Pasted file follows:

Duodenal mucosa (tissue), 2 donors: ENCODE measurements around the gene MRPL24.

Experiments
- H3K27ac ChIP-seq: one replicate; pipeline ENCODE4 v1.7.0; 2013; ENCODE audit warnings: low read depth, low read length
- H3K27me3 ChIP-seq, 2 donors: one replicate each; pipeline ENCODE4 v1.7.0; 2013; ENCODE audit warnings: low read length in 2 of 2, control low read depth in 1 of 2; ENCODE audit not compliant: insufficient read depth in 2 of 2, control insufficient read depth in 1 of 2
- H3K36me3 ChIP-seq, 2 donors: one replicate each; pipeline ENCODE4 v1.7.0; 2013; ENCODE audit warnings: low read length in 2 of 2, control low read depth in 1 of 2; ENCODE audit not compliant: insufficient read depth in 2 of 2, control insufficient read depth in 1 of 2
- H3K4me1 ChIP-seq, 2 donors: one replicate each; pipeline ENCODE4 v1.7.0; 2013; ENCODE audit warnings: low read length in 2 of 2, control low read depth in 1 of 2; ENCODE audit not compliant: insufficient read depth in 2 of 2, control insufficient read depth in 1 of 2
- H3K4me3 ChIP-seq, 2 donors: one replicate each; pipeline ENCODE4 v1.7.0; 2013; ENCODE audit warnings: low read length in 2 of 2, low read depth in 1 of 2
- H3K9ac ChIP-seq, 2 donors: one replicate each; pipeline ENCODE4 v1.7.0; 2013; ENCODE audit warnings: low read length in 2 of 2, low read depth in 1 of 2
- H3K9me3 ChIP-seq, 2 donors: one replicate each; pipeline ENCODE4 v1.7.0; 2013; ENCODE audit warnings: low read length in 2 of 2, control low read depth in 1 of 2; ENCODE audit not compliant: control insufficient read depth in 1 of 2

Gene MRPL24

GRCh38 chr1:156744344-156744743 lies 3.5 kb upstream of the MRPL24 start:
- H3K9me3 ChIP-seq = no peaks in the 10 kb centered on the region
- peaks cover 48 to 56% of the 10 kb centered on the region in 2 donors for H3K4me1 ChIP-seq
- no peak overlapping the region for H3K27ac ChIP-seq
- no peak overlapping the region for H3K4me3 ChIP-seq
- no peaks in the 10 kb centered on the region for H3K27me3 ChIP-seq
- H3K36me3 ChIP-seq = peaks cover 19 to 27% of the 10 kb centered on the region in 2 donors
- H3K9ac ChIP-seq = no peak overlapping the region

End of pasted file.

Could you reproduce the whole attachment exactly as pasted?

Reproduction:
Duodenal mucosa (tissue), 2 donors: ENCODE measurements around the gene MRPL24.

Experiments
- H3K27ac ChIP-seq: one replicate; pipeline ENCODE4 v1.7.0; 2013; ENCODE audit warnings: low read depth, low read length
- H3K27me3 ChIP-seq, 2 donors: one replicate each; pipeline ENCODE4 v1.7.0; 2013; ENCODE audit warnings: low read length in 2 of 2, control low read depth in 1 of 2; ENCODE audit not compliant: insufficient read depth in 2 of 2, control insufficient read depth in 1 of 2
- H3K36me3 ChIP-seq, 2 donors: one replicate each; pipeline ENCODE4 v1.7.0; 2013; ENCODE audit warnings: low read length in 2 of 2, control low read depth in 1 of 2; ENCODE audit not compliant: insufficient read depth in 2 of 2, control insufficient read depth in 1 of 2
- H3K4me1 ChIP-seq, 2 donors: one replicate each; pipeline ENCODE4 v1.7.0; 2013; ENCODE audit warnings: low read length in 2 of 2, control low read depth in 1 of 2; ENCODE audit not compliant: insufficient read depth in 2 of 2, control insufficient read depth in 1 of 2
- H3K4me3 ChIP-seq, 2 donors: one replicate each; pipeline ENCODE4 v1.7.0; 2013; ENCODE audit warnings: low read length in 2 of 2, low read depth in 1 of 2
- H3K9ac ChIP-seq, 2 donors: one replicate each; pipeline ENCODE4 v1.7.0; 2013; ENCODE audit warnings: low read length in 2 of 2, low read depth in 1 of 2
- H3K9me3 ChIP-seq, 2 donors: one replicate each; pipeline ENCODE4 v1.7.0; 2013; ENCODE audit warnings: low read length in 2 of 2, control low read depth in 1 of 2; ENCODE audit not compliant: control insufficient read depth in 1 of 2

Gene MRPL24

GRCh38 chr1:156744344-156744743 lies 3.5 kb upstream of the MRPL24 start:
- H3K9me3 ChIP-seq = no peaks in the 10 kb centered on the region
- peaks cover 48 to 56% of the 10 kb centered on the region in 2 donors for H3K4me1 ChIP-seq
- no peak overlapping the region for H3K27ac ChIP-seq
- no peak overlapping the region for H3K4me3 ChIP-seq
- no peaks in the 10 kb centered on the region for H3K27me3 ChIP-seq
- H3K36me3 ChIP-seq = peaks cover 19 to 27% of the 10 kb centered on the region in 2 donors
- H3K9ac ChIP-seq = no peak overlapping the region